This guide has four key factors to consider before sending a cease & desist letter. Examples in the guide are based on intellectual property law, but the four factors apply to other legal situations as well.
A cease and desist letter (also sometimes called a "demand" or "complaint" letter) is a written communication from a party seeking to enforce rights being claimed against the recipient. Basically, the sender is asking the recipient of the letter to "cease and desist" from actions that currently and prospectively infringe the sender's rights. A cease and desist letter may also demand compensation for violations of rights that took place in the past. Many legal guides here on Avvo have been written about what to do if you receive a cease and desist letter-this guide is for those considering sending one. As simple as writing a letter sounds, there are key strategic considerations that must be taken into account before sending a cease and desist letter. Failure to carefully weigh the legal considerations can lead to costly and even fatal errors that can irreversibly affect the sender's rights. A poorly written cease and desist letter, or one based on a sample letter from an online legal forms provider that does not take into account the specific circumstances of the dispute, can actually send parties that could have settled amicably hurtling needlessly towards costly litigation. The four factors to consider before sending cease and desist letters are (1) identifying the sender's rights, (2) identifying who the recipient(s) should be, (3) identifying what the recipient did wrong, what the sender wants done, and what will happen if the recipient doesn't do it, and (4) the overall tone of the letter.
1. IDENTIFY YOUR RIGHTS.
First, the rights being enforced by the sender must be clearly identified, and the scope of the rights asserted understood. For example, if you are the owner of a copyright registration for a sound recording, the cease and desist letter could state information such as the title of the sound recording or the registration number. Dealing with IP that is registered in the sender's name can be straightforward because the scope of rights owned by the sender of the letter is defined. However, problems identifying the scope of the sender's rights can arise with unregistered IP such as common law trademark rights, or situations where the sender is asserting rights granted under a license. The main problem to avoid in this regard is asserting rights the sender doesn't have. For example, if common law trademark rights (rights obtained through use, not a trademark registration) are asserted in a cease and desist letter, the scope of rights may be geographically limited because the sender's use may only have occurred in their home state or locality. If the recipient of the letter has been using the same or a similar trademark outside the sender's geographic area of use, the cease and desist letter may be essentially toothless because rights outside the scope of what was actually owned were asserted. Likewise, with rights obtained under license, the sender's ability to enforce their rights would be limited in scope to what the license actually granted. Sometimes, licensing agreements may limit the licensee's right of enforcement, so again, the cease and desist letter could be ultimately ineffective if the license did not grant what the sender seeks to enforce.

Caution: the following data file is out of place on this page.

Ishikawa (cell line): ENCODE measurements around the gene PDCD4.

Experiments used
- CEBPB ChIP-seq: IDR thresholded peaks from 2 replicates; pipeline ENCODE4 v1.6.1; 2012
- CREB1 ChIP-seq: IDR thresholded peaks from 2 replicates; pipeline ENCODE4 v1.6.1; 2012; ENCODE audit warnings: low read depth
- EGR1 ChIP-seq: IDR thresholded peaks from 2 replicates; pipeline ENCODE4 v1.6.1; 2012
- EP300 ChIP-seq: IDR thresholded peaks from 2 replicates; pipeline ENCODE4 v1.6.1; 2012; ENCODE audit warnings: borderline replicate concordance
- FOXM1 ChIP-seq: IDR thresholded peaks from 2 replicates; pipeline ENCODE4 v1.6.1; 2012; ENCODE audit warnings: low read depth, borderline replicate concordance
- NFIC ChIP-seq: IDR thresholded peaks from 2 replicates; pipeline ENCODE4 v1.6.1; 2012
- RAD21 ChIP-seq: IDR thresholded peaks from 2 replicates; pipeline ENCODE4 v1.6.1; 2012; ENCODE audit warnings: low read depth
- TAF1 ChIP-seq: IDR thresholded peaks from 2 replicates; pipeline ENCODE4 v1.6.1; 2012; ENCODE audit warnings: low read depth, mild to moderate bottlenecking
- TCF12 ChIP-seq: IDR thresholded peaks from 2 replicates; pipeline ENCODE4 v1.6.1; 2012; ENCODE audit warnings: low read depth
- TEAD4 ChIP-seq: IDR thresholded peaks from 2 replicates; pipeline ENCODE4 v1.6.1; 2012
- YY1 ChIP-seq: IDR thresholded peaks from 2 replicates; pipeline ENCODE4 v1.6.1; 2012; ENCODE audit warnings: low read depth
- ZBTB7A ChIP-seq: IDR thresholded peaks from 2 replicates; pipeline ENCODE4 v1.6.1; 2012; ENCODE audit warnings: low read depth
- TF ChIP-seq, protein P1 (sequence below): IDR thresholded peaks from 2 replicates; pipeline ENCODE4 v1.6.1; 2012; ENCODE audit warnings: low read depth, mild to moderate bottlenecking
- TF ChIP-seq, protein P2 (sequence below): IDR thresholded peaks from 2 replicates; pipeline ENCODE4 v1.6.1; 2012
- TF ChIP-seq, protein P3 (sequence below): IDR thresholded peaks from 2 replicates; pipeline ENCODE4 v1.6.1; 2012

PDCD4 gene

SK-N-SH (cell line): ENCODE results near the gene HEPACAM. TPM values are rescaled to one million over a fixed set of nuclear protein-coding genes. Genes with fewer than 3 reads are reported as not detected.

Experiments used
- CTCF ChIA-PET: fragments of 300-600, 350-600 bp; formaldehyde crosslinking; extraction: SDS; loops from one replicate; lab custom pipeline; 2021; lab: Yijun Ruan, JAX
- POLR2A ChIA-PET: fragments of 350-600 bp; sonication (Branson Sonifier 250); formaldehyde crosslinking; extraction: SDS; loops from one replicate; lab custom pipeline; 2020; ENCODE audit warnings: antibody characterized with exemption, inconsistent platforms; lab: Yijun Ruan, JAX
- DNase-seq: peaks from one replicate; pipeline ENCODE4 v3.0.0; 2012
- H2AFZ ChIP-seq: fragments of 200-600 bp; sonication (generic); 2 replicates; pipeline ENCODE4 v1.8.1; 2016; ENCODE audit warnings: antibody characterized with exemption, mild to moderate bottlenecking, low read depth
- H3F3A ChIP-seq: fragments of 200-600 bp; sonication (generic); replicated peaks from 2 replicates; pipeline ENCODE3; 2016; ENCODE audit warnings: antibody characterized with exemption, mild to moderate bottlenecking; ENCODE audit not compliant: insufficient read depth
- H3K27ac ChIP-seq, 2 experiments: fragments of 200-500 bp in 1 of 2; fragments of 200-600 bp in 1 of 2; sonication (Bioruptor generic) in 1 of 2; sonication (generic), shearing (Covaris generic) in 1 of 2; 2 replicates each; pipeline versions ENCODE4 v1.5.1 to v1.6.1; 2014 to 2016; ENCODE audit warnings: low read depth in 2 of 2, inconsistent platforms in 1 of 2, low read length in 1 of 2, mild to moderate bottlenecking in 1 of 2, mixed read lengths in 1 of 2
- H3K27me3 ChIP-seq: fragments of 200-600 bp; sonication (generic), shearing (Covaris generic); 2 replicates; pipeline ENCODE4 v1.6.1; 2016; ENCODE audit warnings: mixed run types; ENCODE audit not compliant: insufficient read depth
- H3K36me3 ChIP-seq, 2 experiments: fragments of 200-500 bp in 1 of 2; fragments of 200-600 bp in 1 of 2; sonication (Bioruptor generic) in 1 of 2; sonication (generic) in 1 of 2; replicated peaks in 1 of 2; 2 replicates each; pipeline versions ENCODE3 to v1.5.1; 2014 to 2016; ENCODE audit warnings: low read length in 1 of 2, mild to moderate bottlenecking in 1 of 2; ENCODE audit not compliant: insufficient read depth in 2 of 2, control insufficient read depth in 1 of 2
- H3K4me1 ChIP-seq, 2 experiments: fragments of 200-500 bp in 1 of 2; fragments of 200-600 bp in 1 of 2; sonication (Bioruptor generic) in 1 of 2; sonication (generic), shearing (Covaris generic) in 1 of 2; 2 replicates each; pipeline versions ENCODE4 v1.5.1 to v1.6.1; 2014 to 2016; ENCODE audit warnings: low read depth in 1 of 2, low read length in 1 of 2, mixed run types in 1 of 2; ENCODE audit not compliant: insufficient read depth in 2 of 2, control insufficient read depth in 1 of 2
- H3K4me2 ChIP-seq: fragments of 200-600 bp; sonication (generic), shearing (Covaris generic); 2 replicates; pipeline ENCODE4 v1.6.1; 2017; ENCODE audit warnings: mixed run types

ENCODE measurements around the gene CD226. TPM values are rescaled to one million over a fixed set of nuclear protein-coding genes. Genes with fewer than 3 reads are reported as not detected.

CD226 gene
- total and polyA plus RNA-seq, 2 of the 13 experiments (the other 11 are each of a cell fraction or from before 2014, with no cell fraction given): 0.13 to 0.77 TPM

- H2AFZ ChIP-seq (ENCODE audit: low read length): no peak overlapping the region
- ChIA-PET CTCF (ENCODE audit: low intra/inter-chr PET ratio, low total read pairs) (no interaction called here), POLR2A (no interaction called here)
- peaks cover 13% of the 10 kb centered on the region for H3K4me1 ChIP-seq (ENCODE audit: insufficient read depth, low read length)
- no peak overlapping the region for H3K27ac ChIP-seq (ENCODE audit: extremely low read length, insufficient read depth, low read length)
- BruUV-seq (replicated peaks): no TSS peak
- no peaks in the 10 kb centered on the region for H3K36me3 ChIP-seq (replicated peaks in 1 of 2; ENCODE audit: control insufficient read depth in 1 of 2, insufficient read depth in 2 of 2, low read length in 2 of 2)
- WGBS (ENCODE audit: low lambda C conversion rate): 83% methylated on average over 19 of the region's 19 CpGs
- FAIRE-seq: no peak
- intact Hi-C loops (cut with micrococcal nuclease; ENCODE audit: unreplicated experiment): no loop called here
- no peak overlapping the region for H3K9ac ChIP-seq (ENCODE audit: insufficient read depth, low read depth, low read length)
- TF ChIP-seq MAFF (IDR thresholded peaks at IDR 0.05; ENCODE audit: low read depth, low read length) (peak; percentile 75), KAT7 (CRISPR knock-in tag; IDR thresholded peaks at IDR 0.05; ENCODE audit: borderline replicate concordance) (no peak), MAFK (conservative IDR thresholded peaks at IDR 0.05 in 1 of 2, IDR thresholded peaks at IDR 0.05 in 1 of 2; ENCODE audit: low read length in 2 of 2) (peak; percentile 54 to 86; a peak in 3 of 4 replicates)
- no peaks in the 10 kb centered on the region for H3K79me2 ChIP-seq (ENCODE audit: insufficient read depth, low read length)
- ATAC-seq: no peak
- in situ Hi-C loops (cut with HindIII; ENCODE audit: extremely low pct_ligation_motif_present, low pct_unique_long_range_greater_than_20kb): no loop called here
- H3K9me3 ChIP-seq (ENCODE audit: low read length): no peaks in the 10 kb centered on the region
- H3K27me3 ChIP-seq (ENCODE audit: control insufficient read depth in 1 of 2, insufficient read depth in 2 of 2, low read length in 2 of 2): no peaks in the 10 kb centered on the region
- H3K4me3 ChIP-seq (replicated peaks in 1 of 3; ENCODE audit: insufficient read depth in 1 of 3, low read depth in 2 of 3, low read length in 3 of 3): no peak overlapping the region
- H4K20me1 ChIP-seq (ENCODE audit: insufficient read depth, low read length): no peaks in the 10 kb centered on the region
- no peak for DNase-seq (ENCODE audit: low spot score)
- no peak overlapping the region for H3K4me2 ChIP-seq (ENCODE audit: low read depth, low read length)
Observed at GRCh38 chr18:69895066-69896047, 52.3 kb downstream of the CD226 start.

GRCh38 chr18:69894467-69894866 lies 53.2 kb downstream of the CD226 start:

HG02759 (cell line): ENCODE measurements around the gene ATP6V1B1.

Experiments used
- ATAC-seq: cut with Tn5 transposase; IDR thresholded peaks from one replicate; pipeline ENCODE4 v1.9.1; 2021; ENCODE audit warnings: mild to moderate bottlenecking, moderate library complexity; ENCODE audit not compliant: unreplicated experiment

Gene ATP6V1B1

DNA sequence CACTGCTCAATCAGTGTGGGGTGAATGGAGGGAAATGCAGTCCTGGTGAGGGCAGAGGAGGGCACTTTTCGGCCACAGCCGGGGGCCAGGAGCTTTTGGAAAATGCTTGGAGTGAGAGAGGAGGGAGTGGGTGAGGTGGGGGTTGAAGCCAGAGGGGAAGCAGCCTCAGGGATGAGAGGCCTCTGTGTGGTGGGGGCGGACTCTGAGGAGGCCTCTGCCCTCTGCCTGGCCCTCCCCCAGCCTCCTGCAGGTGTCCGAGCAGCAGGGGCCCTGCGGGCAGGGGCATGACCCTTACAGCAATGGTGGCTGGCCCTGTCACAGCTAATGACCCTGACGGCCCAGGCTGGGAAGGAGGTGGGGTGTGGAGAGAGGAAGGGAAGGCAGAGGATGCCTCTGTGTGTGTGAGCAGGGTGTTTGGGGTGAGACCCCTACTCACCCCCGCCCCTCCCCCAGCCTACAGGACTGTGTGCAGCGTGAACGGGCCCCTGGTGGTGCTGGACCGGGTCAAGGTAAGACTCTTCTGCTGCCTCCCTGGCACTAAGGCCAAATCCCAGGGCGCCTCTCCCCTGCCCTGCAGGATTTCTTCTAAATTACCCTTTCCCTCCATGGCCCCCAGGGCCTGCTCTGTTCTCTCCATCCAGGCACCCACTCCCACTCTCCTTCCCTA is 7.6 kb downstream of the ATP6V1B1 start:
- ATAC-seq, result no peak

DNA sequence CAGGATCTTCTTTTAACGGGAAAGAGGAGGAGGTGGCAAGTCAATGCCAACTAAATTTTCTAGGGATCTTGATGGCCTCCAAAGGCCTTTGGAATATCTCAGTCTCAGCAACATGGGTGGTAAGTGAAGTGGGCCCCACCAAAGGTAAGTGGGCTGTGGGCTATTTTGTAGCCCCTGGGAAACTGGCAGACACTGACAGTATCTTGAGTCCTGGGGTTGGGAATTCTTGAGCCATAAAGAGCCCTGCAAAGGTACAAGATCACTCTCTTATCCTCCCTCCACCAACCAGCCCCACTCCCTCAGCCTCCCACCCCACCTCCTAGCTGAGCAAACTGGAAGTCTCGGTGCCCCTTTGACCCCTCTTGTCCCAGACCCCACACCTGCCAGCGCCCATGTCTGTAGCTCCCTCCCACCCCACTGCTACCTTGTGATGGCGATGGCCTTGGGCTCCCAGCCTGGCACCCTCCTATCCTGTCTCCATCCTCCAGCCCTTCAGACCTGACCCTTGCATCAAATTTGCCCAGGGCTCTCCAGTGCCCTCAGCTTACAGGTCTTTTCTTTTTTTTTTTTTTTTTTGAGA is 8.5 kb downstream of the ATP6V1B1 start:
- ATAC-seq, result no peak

2. IDENTIFY THE POTENTIAL RECIPIENT(S).
The sender must identify the recipient(s) of the cease and desist letter. First, the identities and contact information of anyone who could be considered a potential infringer must be ascertained. In the simplest scenario, this could involve identifying one individual or business with an easily discoverable physical address like a place of business. But what if the infringer is someone posting an infringing copy of your song on a website or a Facebook page? In these instances more "detective work" may be necessary to identify where the cease and desist letter should be sent. Another important consideration (at least in the IP context) is whether in addition to direct infringers (persons or companies that actually engaged in infringing behavior) there may be indirect infringers who could also be legitimate recipients of the cease and desist letter. Indirect infringement comes in two forms: Contributory infringement or vicarious infringement. Contributory infringement occurs when a party knowingly causes, induces or materially contributes to the direct infringer's conduct. A party can be liable for vicarious infringement if they were in a position of management or control over the direct infringer and materially benefited from the infringement. Also, at this stage the sender should decide if compliance with DMCA takedown procedures is warranted.